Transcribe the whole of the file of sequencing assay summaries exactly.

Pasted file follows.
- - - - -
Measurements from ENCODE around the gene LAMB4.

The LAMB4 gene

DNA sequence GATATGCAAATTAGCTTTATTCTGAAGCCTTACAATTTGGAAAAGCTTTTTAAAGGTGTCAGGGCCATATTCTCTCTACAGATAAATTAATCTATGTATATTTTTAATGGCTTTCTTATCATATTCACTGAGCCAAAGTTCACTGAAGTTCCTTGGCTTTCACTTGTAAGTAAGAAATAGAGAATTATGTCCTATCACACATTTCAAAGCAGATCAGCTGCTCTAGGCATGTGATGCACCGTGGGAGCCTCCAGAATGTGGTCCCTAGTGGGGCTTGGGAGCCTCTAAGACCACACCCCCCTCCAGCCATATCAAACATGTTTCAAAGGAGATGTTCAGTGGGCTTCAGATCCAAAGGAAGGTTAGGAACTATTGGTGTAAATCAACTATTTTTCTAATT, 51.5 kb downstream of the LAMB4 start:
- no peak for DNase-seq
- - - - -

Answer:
Measurements from ENCODE around the gene LAMB4.

The LAMB4 gene

DNA sequence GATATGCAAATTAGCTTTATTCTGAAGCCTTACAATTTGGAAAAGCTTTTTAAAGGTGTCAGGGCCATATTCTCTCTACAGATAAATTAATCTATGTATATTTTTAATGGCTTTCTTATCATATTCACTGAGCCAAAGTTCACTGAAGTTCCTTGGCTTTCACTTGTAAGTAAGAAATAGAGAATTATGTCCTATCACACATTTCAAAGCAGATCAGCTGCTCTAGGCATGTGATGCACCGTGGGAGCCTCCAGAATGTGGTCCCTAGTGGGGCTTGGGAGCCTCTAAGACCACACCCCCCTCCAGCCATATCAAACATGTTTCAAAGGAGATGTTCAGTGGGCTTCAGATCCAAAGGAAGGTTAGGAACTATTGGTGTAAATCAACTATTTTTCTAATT, 51.5 kb downstream of the LAMB4 start:
- no peak for DNase-seq